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Wednesday September 14, 6 pm
Pine Point Branch Library, 204 Boston Road, Springfield, MA

Thursday September 22, 6 pm
Forest Park Branch Library, 380, Belmont Ave., Springfield MA

The Springfield City Library, New Growth Gardens and Artists in Context are launching a “seed library” at the Library. A seed library (or seed bank) is a place where seeds are safely stored and protected so that community members can have access to FREE seeds for spring 2012 planting. The seeds will be archived in a re-purposed wooden library card catalog. Join us on September 14 for a hands-on workshop and learn how to save seeds for future planting. All vegetables for the seed saving will be supplied. Fresh-from-the-garden refreshments will be provided!

To register, contact: This e-mail address is being protected from spambots. You need JavaScript enabled to view it - Doris Madsen, Reference Librarian, Springfield City Library
*** Read the writeup in La Prensa about the Seed Bank project ***
*** Collecting heirloom tomato seeds from Redfire Farm  ***
*** Watch a video of the project ***
*** Read an essay response to the project by one of the Pine Branch Reference Librarians ***

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seedlibraryA seed bank is a place to store seeds. But it is more than a storage facility.  A seed bank is a commons. That is, a seed bank is an example of a community managing shared resources (e.g seeds, air, water) without diminishing those assets. In fact, commons based management schemes are supposed to restore and replenish shared resources - not mine them til collapse.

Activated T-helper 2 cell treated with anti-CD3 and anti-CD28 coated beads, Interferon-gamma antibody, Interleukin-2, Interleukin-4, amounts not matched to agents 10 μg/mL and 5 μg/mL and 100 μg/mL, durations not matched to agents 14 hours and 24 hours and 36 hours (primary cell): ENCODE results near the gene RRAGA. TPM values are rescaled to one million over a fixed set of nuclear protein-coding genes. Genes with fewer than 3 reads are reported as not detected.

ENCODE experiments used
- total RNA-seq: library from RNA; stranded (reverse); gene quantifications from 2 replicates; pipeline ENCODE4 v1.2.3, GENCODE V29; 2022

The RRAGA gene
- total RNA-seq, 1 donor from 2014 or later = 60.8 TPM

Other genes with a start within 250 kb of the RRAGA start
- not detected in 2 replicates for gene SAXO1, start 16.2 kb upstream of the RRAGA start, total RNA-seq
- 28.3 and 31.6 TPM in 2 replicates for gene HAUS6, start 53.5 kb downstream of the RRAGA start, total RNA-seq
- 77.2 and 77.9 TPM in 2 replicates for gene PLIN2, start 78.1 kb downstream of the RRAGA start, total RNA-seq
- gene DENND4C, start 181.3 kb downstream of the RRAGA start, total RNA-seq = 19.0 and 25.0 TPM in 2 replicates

But commons are not just platforms for community-based management. Underlying the commons management approach is a sorely needed ethic of collaboration and participation. Cicero, the Roman Statesman, once wrote “freedom is participation in power.” Because commons invite participation, they invite people to exercise power. Let me give an example.

Plant a single tomato seed in rich soil and yield pounds upon pounds of plump tomatoes - all containing dozens of seeds. Then give some of the seeds from the healthiest tomatoes to a community run seed bank so that other members can freely access and plant them. Once a couple people start planting and saving seeds, the number of seeds available to the seed bank, and thus available to the community, grows exponentially.

Imagine starting a seed bank today that 30 years from now is so large that all Springfield citizens interested in growing healthy food can get seeds for free.  It can happen. By partnering with the unimaginable fertility of nature, Springfield can launch a commons style seed bank.

Commons scholar David Bollier writes, “In its largest sense, the commons is about stewardship of the things that we own in common as human beings.  It’s about ensuring that we protect them and pass them on, undiminished, to future generations.”

New Growth Gardens is proud to work with the Springfield City Library, and Artists in Context to launch the Springfield Seed Bank.

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